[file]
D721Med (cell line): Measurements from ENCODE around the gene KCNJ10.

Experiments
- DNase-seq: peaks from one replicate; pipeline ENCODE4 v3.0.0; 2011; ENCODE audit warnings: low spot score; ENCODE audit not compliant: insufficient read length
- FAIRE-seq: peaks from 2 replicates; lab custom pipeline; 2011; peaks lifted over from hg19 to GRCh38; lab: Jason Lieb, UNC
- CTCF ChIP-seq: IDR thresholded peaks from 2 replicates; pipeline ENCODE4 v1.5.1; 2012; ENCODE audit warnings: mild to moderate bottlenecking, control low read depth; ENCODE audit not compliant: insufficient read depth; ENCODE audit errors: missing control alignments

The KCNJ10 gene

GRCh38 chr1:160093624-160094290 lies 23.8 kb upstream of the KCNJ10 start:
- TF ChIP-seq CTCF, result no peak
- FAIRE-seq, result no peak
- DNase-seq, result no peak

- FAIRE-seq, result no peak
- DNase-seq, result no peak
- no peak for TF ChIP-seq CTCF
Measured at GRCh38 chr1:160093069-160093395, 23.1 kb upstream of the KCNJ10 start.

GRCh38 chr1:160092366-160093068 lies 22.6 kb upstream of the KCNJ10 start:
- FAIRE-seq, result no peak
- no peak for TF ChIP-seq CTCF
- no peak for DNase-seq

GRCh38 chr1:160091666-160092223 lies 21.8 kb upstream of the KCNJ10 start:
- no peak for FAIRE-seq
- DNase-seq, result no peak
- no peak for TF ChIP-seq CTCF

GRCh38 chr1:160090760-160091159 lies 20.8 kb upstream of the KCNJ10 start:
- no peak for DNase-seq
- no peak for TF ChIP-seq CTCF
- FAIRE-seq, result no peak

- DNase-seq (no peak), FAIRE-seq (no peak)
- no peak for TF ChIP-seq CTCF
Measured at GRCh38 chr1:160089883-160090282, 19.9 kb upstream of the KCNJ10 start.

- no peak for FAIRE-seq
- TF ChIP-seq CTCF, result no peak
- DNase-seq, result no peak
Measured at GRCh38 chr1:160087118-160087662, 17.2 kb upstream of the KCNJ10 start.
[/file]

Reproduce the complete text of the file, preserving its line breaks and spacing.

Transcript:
D721Med (cell line): Measurements from ENCODE around the gene KCNJ10.

Experiments
- DNase-seq: peaks from one replicate; pipeline ENCODE4 v3.0.0; 2011; ENCODE audit warnings: low spot score; ENCODE audit not compliant: insufficient read length
- FAIRE-seq: peaks from 2 replicates; lab custom pipeline; 2011; peaks lifted over from hg19 to GRCh38; lab: Jason Lieb, UNC
- CTCF ChIP-seq: IDR thresholded peaks from 2 replicates; pipeline ENCODE4 v1.5.1; 2012; ENCODE audit warnings: mild to moderate bottlenecking, control low read depth; ENCODE audit not compliant: insufficient read depth; ENCODE audit errors: missing control alignments

The KCNJ10 gene

GRCh38 chr1:160093624-160094290 lies 23.8 kb upstream of the KCNJ10 start:
- TF ChIP-seq CTCF, result no peak
- FAIRE-seq, result no peak
- DNase-seq, result no peak

- FAIRE-seq, result no peak
- DNase-seq, result no peak
- no peak for TF ChIP-seq CTCF
Measured at GRCh38 chr1:160093069-160093395, 23.1 kb upstream of the KCNJ10 start.

GRCh38 chr1:160092366-160093068 lies 22.6 kb upstream of the KCNJ10 start:
- FAIRE-seq, result no peak
- no peak for TF ChIP-seq CTCF
- no peak for DNase-seq

GRCh38 chr1:160091666-160092223 lies 21.8 kb upstream of the KCNJ10 start:
- no peak for FAIRE-seq
- DNase-seq, result no peak
- no peak for TF ChIP-seq CTCF

GRCh38 chr1:160090760-160091159 lies 20.8 kb upstream of the KCNJ10 start:
- no peak for DNase-seq
- no peak for TF ChIP-seq CTCF
- FAIRE-seq, result no peak

- DNase-seq (no peak), FAIRE-seq (no peak)
- no peak for TF ChIP-seq CTCF
Measured at GRCh38 chr1:160089883-160090282, 19.9 kb upstream of the KCNJ10 start.

- no peak for FAIRE-seq
- TF ChIP-seq CTCF, result no peak
- DNase-seq, result no peak
Measured at GRCh38 chr1:160087118-160087662, 17.2 kb upstream of the KCNJ10 start.